- The Family Research Council opposed the "Keeping All Students Safe Act" (H.R. 4247), which passed the House of Representatives. The bill would bar teachers and administrators from managing students using restraints including drugs, restriction of breathing or any "aversive behavioral intervention that compromises student health and safety." According to the FRC, "Teachers generally care for their students. Should they be punished because a few teachers overstep already accepted guidelines for how teachers and students can interact? A federal mandate is unnecessary." The FRC instead advocated for the removal of "Safe Schools Czar" Kevin Jennings and the refunding of the D.C. school voucher program.
- Concerned Women for America issued a radio ad encouraging residents of Alabama to contact the state legislature in opposition to a bill that would legalize casino gambling in the state.
- Jim Wallis of Sojourners reported on his involvement with the first ever presidential Advisory Council on Faith-Based and Neighborhood Partnerships. The council issued over sixty recommendations on domestic poverty, families, environment, inter-religious cooperation, and global poverty. The council also issued recommendations on reforms to the Office of Faith-Based and Neighborhood Partnerships. "The Council and its recommendations showed that the faith community is a deep and powerful resource in the shaping of good domestic and international policy and that such contributions can be made successfully while still respecting and deeply valuing the nation's religious diversity and pluralism, and upholding the Constitution," Wallis said.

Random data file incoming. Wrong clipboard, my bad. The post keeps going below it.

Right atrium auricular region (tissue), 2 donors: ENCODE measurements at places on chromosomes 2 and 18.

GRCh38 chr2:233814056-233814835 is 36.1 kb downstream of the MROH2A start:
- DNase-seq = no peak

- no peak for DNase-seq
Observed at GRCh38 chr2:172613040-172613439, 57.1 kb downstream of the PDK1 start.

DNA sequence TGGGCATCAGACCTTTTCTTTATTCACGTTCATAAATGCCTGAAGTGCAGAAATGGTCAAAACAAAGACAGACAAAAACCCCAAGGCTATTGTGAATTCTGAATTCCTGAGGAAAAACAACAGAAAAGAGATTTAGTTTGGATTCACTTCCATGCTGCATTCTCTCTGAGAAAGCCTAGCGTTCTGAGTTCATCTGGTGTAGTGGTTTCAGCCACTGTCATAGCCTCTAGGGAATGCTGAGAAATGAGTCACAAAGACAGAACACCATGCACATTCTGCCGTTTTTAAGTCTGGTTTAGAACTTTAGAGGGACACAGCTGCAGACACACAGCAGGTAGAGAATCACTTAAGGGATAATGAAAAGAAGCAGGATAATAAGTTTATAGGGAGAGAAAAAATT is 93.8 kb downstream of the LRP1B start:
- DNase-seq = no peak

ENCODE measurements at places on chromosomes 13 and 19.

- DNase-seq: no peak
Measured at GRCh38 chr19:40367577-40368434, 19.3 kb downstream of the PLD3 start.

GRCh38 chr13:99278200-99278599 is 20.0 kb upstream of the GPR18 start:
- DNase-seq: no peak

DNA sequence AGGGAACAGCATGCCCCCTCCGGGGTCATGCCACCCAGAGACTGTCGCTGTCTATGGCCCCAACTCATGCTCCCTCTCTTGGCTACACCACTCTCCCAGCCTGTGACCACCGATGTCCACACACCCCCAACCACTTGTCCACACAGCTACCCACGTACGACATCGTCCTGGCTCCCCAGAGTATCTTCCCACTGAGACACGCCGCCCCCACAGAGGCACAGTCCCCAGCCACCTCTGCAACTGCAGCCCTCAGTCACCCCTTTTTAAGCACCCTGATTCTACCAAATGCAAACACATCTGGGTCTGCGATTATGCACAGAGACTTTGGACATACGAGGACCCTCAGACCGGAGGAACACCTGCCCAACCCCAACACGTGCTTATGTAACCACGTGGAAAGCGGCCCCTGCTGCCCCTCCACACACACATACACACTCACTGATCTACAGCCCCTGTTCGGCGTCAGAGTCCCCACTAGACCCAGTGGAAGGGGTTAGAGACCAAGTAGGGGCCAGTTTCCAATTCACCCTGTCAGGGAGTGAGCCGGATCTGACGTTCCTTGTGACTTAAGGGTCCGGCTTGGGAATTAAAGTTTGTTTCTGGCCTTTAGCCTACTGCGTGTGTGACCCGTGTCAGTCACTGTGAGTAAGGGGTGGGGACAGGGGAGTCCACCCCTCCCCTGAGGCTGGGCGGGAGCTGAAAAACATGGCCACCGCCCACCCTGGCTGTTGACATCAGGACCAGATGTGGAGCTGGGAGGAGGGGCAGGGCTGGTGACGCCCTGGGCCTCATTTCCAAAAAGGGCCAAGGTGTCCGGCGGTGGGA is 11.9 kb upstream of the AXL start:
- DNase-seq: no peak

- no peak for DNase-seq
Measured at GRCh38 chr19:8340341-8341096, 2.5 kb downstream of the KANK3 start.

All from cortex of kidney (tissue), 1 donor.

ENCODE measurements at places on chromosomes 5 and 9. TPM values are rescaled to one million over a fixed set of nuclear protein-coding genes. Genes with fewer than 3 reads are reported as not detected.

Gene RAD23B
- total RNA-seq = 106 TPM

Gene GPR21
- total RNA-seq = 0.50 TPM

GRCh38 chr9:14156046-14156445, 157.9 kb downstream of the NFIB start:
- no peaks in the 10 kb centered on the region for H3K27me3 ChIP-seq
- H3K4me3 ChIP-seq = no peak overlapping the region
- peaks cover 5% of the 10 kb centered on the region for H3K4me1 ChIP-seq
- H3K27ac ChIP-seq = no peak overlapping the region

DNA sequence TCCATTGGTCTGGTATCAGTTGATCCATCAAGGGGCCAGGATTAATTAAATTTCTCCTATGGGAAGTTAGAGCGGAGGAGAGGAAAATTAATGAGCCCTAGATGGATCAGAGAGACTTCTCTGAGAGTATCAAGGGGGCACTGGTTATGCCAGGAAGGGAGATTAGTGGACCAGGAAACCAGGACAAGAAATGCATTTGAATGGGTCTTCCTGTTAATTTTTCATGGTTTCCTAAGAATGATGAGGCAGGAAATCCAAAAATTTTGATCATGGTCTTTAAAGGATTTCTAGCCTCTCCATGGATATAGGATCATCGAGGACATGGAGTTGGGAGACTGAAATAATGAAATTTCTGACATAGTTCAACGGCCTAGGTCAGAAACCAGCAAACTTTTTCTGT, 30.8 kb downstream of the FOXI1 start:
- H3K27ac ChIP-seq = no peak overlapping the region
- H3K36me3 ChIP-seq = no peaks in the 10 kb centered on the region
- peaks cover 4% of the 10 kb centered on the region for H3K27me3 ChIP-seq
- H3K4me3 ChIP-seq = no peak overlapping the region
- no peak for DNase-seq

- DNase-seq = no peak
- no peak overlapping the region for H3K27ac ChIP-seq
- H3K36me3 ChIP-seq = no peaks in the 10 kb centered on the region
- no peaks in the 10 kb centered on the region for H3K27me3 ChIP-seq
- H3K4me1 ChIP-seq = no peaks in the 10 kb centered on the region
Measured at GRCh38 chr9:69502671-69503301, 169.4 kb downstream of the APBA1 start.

- Bryan Fischer responded to the controversy over his comments on how SeaWorld's failure to euthanize its killer whale went against Judeo-Christian principles. Fischer explained that he had "simply extracted an underlying principle from the Exodus 21 passage and gave it a contemporary application. I made no attempt to apply it in a crudely literal fashion, which apparently is a great disappointment to my critics … One unanticipated benefit of the mindless overreaction my blog has generated is that a lot more people know what's in Exodus 21 than did a week ago. I'm happy to serve humanity by increasing biblical literacy, one passage at a time."
Earlier Political Advocacy Trackers are available on our site. Christianity Today also follows political developments on the politics blog.